Outlaw Motorist: Everything's Bigger in Texas

Glenn Swanson
by Glenn Swanson
outlaw motorist everythings bigger in texas

According to Harlingen Texas police (via the Valley Morning Star), it was a “routine” traffic stop– until they ran the usual license check. They discovered that Valerie Ortiz Sanchez had 76 outstanding traffic warrants and more than $15k in unpaid fines, stretching back some nine years. When Sanchez was brought before Municipal Court Judge Valerie Garcia, the judge needed nearly 20 minutes to read the list of charges (including drunk driving). The judge then dismissed some of the outdated, outstanding warrants, “reducing” total fines and fees owed to $15,696. Moments after paying the fines and leaving the Harlingen city jail, Sanchez was arrested by police from San Benito. Officials there say Sanchez has at least 10 outstanding warrants and owes $2,718 in fines and court fees dating back to 2007. “Basically, driving is a privilege not a right and it can be revoked,” proclaimed Harlingen police spokesman David Osborne. Basically, but not specifically.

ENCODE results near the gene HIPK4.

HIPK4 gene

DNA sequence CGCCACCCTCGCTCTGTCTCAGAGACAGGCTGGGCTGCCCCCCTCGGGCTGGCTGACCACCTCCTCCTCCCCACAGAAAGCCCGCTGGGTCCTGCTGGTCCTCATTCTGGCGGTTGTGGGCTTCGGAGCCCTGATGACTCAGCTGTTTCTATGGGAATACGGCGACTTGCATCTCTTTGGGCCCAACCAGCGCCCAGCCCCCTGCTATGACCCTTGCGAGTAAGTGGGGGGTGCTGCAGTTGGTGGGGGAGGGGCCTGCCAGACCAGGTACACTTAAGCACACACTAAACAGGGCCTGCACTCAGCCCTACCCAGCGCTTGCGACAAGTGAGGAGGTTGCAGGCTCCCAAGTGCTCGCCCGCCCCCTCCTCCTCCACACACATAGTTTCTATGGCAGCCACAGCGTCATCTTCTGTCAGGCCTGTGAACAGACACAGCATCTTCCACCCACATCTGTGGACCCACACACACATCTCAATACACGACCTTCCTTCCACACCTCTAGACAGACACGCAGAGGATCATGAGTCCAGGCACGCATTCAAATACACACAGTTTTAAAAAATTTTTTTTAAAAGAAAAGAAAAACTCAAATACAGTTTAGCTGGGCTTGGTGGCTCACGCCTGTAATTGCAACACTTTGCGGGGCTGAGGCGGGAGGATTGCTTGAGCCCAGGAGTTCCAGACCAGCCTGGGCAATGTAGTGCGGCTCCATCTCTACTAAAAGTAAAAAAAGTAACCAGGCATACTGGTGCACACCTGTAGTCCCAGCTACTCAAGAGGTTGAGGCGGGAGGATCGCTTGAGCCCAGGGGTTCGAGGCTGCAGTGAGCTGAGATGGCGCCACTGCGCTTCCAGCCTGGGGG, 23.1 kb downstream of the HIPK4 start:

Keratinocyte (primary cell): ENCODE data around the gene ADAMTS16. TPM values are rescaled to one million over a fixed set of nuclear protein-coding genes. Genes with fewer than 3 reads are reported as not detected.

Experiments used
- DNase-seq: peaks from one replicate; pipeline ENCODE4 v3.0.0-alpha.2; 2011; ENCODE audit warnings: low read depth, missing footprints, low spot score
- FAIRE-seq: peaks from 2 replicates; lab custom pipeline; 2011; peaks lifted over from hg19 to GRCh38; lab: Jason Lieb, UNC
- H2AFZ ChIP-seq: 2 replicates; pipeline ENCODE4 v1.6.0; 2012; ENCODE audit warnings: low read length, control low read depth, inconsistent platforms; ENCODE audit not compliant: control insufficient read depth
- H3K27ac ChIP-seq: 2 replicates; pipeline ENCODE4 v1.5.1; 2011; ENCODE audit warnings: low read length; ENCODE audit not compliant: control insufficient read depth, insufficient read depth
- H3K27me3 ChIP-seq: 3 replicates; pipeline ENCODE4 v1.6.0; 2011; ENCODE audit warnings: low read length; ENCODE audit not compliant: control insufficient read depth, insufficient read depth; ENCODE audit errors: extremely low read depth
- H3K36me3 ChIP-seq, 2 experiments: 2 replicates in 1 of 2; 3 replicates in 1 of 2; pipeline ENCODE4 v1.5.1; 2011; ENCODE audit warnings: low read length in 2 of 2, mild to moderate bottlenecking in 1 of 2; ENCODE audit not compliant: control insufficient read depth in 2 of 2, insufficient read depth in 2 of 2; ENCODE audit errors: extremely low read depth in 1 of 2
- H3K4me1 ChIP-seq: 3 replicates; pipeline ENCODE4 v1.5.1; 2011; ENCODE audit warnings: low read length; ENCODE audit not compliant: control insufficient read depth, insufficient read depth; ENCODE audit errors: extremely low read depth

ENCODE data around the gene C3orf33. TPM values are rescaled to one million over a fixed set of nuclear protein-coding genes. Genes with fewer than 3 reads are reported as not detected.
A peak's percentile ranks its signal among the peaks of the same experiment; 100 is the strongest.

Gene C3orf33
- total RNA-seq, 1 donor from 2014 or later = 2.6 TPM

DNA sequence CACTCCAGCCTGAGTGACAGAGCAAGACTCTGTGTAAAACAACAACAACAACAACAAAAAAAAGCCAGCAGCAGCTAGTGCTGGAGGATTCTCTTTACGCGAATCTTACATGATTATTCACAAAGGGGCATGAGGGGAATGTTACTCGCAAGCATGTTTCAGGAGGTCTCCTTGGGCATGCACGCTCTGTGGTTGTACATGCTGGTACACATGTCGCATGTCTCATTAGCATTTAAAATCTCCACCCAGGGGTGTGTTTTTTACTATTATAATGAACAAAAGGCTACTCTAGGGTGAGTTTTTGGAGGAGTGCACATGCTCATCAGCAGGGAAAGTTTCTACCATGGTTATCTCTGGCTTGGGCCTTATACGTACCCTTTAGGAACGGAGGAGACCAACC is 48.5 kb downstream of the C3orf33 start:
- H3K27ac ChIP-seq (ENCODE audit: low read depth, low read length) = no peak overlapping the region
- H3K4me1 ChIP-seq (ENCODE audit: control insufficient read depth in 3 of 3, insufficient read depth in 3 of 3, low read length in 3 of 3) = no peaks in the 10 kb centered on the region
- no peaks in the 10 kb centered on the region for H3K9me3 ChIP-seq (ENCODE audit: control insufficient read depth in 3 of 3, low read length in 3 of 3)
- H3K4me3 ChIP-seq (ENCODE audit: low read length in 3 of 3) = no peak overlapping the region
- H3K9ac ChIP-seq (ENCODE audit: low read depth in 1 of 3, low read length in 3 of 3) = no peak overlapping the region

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4 of 6 comments
  • Ricky Spanish Ricky Spanish on Jan 17, 2008

    if it can be revoked, why does she still have a license?

  • Ihatetrees Ihatetrees on Jan 17, 2008
    if it can be revoked, why does she still have a license? She paid the [s]bribe[/s] fine. Now she's a safe driver... Until she kills someone... Then she'll go to jail for a couple months and pay more fines and be a safe driver again... And no one will care.

  • Jerome10 Jerome10 on Jan 17, 2008

    He was probably driving a GM car, and it broke down, which is when he required police assistance and got caught. God GM sucks.

  • Quasimondo Quasimondo on Jan 18, 2008

    I swear, it must be an automotive variation on Godwin's Law, except it goes like this: "As an online discussion grows longer, the probability of a comment involving GM, Ford, or Chrysler quality and reliability approaches one." Maybe I should call it Lutz's Law.